Revolt on Goose Island inspires such feelings. With deep Wall Street ties from his investment banking years and a combative political style honed in Congress and the Clinton and Obama administrations, Emanuel is among a rising class of rock-star mayors promising to remake American cities. But this book restores my faith that there remain reporters with an eye and a heart and a thirst to tell important stories about workers in the best tradition of good labor writing. Kari Lydersen, an award-winning reporter, tells the story of the factory takeover, elegantly transforming the workers' story into a parable of labor activism for the twenty-first century, one that concludes with a surprising and little-reported victory. In order to better understand this dichotomy, this book explores relations between organized labor and left-wing parties and movements in America at crucial junctures from the 1870s to the present. The bosses know what is going but will not pass on the information or out right lie about it.
In other countries, including his native Mexico, factory occupations are fairly common. Revolt on Goose Island is a highly useful primer on what some say could be the spark to revive a moribund labor movement that has been on its heels for nearly three decades. Robles wasn't planning to go anywhere. Deftly interweaves her narrative with sketches of union and labor history. These introductions are too short to really inform or satisfy, but too long in order to keep the pace with this exciting labor struggle. Over the next few weeks, the workers kept making windows and doors at the factory, but the uncertainty and tensions heightened each day.
For a book turned around in such a short time, it digs ably into the nuances of the closure, including the questions regarding the blame. A shutdown was expected, but such short notice was not. The union contacted my organization the night before they occupied, and we dedicated the following week to organizing support, protection, and press for the occupation. They hit upon another idea, one with a long and glorious history in union lore: they could occupy the plant. One Saturday, Robles and Revuelta were lurking in the parking lot north of the factory, Robles with his wife Patricia and their young son Oscar in tow. In July 2008, an auto parts factory near Toronto closed abruptly; workers only learned about the shutdown from news reports, and they received no severance pay. S Department of Labor fact sheet: www.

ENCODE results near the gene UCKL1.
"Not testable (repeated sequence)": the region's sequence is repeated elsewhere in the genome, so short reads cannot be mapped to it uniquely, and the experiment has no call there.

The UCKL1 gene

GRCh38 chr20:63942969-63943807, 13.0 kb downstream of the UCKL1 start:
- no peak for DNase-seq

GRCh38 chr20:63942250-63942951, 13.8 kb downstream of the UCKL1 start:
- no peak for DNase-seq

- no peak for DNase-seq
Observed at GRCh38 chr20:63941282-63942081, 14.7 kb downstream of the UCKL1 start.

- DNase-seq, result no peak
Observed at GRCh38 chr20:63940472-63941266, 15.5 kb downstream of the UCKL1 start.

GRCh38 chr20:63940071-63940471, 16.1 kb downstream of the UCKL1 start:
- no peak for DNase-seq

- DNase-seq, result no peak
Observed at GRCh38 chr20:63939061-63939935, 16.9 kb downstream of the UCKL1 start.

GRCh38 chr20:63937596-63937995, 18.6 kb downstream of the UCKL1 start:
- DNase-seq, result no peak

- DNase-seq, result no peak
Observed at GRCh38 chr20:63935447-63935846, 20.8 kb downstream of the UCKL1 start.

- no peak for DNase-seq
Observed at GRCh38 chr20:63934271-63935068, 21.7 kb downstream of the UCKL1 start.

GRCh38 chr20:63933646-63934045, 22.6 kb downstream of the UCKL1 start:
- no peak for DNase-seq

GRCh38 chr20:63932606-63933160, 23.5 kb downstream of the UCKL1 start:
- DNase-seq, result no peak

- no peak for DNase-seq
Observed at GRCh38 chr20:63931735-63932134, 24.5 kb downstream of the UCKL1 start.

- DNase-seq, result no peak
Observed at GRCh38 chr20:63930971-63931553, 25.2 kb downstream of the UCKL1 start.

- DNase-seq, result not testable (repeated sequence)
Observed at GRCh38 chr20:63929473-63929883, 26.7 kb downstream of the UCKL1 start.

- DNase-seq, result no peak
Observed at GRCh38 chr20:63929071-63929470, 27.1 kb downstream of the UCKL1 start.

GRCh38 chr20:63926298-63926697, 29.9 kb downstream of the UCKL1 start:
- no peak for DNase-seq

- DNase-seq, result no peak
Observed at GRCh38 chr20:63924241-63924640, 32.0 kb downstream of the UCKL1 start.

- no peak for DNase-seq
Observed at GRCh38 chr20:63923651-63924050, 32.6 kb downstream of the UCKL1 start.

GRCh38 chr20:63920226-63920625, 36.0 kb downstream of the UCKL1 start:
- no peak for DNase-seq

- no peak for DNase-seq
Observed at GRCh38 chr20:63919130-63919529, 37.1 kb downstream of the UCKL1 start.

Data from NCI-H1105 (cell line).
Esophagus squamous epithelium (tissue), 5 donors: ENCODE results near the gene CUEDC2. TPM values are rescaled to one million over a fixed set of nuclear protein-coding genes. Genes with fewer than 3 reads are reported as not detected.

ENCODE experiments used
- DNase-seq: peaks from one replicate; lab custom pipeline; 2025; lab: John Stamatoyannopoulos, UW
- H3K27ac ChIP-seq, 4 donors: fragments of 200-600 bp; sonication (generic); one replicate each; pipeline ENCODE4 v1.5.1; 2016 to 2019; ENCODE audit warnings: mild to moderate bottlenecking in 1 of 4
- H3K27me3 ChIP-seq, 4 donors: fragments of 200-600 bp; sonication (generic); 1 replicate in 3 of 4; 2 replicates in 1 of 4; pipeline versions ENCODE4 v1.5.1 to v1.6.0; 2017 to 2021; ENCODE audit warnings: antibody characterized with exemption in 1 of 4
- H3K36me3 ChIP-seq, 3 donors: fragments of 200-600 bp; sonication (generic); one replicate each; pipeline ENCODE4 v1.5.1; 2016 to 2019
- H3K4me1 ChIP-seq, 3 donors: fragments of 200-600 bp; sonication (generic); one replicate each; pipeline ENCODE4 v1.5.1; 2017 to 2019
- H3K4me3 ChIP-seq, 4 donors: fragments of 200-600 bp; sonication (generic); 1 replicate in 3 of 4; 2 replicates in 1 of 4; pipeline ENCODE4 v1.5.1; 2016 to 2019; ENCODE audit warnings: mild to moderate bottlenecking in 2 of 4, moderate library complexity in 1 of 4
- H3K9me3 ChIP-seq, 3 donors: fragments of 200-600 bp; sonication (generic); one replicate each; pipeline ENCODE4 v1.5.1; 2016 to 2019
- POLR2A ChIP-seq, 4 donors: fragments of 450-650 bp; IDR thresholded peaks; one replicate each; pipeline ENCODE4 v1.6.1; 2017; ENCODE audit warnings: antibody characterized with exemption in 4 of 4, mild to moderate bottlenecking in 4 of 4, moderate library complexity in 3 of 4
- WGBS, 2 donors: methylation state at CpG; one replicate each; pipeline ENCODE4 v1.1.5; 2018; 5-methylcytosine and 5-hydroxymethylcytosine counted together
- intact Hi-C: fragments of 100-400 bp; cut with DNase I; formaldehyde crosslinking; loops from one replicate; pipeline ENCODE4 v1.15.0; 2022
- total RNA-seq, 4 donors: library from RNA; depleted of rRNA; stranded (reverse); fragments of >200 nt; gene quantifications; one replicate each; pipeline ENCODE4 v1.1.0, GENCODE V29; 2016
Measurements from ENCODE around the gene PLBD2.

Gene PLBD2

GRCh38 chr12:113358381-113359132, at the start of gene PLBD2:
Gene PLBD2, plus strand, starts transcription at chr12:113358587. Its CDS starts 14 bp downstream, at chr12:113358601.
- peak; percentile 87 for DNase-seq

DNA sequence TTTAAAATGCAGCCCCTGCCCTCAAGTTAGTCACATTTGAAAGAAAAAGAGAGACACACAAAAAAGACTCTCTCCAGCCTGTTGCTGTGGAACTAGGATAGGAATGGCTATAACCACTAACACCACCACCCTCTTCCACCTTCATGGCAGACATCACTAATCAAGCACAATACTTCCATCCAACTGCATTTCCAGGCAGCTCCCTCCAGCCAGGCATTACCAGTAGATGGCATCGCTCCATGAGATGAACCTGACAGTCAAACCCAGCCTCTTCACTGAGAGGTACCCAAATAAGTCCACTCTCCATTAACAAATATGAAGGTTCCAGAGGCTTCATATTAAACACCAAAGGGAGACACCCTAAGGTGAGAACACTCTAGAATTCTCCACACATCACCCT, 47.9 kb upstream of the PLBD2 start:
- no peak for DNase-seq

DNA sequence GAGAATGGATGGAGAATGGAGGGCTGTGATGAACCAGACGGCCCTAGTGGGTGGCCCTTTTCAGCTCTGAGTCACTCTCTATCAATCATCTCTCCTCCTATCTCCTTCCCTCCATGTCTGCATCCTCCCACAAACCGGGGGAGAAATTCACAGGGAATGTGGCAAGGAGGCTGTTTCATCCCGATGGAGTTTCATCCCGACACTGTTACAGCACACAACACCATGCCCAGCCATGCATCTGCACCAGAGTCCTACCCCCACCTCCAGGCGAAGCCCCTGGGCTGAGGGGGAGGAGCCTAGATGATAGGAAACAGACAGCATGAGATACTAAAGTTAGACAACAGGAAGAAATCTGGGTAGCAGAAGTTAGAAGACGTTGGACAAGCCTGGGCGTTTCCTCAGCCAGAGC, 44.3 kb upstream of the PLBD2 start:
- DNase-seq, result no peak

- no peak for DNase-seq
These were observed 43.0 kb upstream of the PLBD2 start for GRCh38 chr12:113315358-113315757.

It has a case-study of the successful new worker-owned business New Era Windows in Chicago, which has been celebrated internationally for its defiance of conventional paradigms. Providing fresh insight into current political developments, it highlights emerging alternatives and major challenges facing labor and the left today. Using original research, lively prose, and extensive interviews with workers, farmers, and politicians, he suggests how Latin American social movement strategies could be applied internationally to build a better world now. Thinking back on Trumka's cogent remarks, it was like he had a crystal ball in describing the ongoing baleful effects of globalization. But will more come of the story? But in the United States the tactic had not been used other than in a few scattered cases since organized labor's heyday in the 1930s, when auto workers brought the industry's top companies to their knees with sit-down strikes.